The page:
Thursday, August 05, 2010

On the new feudalism.

I was going to blog something about the CMA’s recent report on Canadian healthcare. But there’s really not much there that anyone could reasonably disagree with. More access to prescription drugs, more access to long-term care for those who need it, and so on. However, here’s the bit I find really worrying:
If, however, there is no political appetite or public support for increasing public revenues for health on the basis of universality and risk pooling then we will be faced with options for raising funds from private sources. These could include co-payments for publicly insured services, private insurance or out-of-pocket payment for uninsured/deinsured services, and deductibles linked to utilization.
In other words, the CMA is acknowledging what we all already know: our public infrastructure is failing sufficiently badly that we may be forced to privatize it in order to provide a reasonable and decent level of service. And this is largely because, as they put it, of a lack of "political appetite" and "public support" for a level of taxation necessary to keep these public services running.

This applies to the university sector as well, for example. In Ontario, our beloved Finance Minister, in his infinite wisdom, has decided he wants to make his budget numbers work by introducing a real-dollar wage cut to everyone who works in the public service. (He calls it a "wage freeze", but given that prices and inflation continue to increase, it's a real-dollar wage cut. If he were honest, he'd admit that. And probably not a McGuinty cabinet minister. Still, onward.) For some reason, this includes people who work for universities, even though the province, when convenient, claims that universities are autonomous institutions. (Such as when the University of Toronto imposes a user fee on anyone who wants to access their library. This was later reduced to a user fee for anyone who wants to take anything out.) This therefore includes graduate students who are providing their services in the form of teaching assistance and marking and contract lecturers, such as myself, who are working on a per-course basis. This is not sustainable. It is normal, in US universities, to provide graduate students with full tuition stipends and living stipends -- that is, in effect, graduate students pay no tuition and are paid enough to live on. If Canadian provincial governments continue to nickel and dime graduate students, then the best graduate students will head south, and our own graduate students will be unprepared to compete for university places. Furthermore, if Canadian provincial governments continue to throttle spending on the university sector, then we will be unable to attract top-level faculty and we will be forced to rely more and more on part-time, short-term, tenuous contract workers. That is, the jobs that used to be stepping-stone or emergency positions are soon becoming the norm for academic employment.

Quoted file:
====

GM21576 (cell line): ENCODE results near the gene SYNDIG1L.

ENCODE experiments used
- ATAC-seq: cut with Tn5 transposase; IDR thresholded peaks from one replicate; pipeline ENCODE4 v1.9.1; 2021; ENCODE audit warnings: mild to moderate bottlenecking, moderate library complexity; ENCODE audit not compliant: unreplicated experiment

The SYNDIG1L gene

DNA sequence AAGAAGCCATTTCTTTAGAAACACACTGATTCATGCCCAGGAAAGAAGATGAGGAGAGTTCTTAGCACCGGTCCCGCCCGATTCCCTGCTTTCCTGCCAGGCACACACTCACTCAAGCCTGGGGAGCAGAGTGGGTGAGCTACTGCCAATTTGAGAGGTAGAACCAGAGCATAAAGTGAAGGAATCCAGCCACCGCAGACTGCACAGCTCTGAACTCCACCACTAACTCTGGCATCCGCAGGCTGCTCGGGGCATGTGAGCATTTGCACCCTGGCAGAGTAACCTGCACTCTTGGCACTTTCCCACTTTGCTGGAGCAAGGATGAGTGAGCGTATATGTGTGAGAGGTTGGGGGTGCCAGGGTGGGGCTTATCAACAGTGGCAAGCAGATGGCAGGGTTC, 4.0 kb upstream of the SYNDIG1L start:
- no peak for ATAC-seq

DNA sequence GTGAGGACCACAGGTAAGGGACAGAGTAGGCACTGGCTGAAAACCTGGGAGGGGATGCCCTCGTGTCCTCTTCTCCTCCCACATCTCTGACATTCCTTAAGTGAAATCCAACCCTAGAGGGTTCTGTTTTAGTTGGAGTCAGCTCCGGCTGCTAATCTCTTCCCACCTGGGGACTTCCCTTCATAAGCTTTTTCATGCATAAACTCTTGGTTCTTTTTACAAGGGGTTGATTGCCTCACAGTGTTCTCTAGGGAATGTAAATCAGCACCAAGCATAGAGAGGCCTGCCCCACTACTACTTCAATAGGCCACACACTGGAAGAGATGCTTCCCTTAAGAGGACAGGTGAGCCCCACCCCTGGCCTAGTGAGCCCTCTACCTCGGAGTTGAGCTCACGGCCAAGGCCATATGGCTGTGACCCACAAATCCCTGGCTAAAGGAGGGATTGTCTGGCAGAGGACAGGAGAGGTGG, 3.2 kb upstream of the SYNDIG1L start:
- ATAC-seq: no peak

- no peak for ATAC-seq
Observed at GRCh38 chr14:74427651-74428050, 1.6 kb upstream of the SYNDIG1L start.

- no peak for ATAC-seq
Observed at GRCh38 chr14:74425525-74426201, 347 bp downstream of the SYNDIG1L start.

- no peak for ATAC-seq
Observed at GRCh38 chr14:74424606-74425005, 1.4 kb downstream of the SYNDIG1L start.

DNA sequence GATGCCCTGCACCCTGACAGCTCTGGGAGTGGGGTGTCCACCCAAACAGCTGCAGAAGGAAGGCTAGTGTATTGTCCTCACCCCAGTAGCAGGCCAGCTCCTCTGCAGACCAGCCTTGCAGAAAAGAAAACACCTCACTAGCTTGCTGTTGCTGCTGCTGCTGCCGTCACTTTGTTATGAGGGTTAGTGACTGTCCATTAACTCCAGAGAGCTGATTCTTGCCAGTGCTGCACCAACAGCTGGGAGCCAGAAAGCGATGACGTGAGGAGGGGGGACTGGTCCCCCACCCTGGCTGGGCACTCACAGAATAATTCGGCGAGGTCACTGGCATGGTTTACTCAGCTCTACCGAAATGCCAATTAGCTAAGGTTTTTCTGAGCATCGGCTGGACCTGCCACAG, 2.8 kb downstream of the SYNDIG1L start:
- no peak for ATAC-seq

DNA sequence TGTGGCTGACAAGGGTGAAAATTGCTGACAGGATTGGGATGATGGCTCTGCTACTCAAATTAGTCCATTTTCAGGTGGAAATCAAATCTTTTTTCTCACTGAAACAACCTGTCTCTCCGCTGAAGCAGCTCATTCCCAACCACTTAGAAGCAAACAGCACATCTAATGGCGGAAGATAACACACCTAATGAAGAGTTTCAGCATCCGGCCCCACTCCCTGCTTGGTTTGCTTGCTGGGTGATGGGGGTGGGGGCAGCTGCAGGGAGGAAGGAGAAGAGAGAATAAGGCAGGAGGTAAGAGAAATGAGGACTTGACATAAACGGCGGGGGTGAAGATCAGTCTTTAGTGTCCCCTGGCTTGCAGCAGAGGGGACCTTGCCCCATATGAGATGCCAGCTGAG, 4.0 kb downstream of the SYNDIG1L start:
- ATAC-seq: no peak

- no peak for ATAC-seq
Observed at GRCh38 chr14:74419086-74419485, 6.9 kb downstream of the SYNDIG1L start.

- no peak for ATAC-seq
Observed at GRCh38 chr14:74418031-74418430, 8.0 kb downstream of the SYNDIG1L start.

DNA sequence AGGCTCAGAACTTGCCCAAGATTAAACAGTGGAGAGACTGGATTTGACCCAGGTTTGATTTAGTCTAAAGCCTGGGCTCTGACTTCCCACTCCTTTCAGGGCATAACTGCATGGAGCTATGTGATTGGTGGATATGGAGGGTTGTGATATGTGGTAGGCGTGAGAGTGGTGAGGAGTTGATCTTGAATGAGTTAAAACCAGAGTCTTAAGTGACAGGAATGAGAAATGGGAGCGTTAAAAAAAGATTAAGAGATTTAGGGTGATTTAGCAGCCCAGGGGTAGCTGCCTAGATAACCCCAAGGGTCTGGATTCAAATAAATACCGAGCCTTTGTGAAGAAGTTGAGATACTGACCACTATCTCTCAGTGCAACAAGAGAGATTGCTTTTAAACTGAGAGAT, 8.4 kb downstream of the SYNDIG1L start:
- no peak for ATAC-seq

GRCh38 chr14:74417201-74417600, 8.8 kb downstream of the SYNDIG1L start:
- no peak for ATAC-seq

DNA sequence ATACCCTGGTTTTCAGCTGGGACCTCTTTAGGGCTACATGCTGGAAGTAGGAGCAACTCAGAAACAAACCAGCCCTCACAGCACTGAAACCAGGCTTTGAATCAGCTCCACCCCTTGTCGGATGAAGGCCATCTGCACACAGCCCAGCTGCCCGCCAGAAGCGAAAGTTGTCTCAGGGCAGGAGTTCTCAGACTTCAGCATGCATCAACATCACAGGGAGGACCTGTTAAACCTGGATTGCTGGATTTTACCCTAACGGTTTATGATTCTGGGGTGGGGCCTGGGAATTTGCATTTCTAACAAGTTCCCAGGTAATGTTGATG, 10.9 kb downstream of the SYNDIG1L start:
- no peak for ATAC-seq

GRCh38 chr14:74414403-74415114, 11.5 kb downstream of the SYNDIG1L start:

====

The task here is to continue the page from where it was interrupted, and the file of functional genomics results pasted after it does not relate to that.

Privatization is a solution, though. The private sector is a source of money to increase full-time academic positions -- tenure (the only real "full-time" academic position that exists) in the US is fast becoming a benefit that only exists in private universities, as well as some of the largest public ones. The private sector is a source of money to increase stiends for graduate students. It is also a source of money to fund undergraduate tuition and fees, as well as to improve university infrastructure.

I accept this sort of reasoning, when it's applied to healthcare, education (university or otherwise), roads, utilities, what have you. All places where this argument could be repeated easily, by the way. I agree with it and see the logic of it. But I'm infuriated at the unwillingness and inability of our political leaders, and of the general public, to see that it only makes sense because of a blatant false dichotomy. The choice is not limited public money vs. unlimited private money. Public money exists because it comes from private money. Private money is unlimited -- at least in comparison to public money -- because we have chosen to let it be so. The obvious way to pull some of that money into funding public services is to increase taxes. But, as the CMA imply, there doesn't seem to be either political appetite or public support for this.

I wonder if there's political appetite or public support for doing anything bold any more. Or if we're just supposed to accept that every service we currently receive from and control through our government will ultimately be owned by someone and doled out to us as the new serfs.

I don't have any solutions or real arguments about this -- obviously. But it still seems to me that we're heading towards a new feudalism. And no one's really interested in stopping it.

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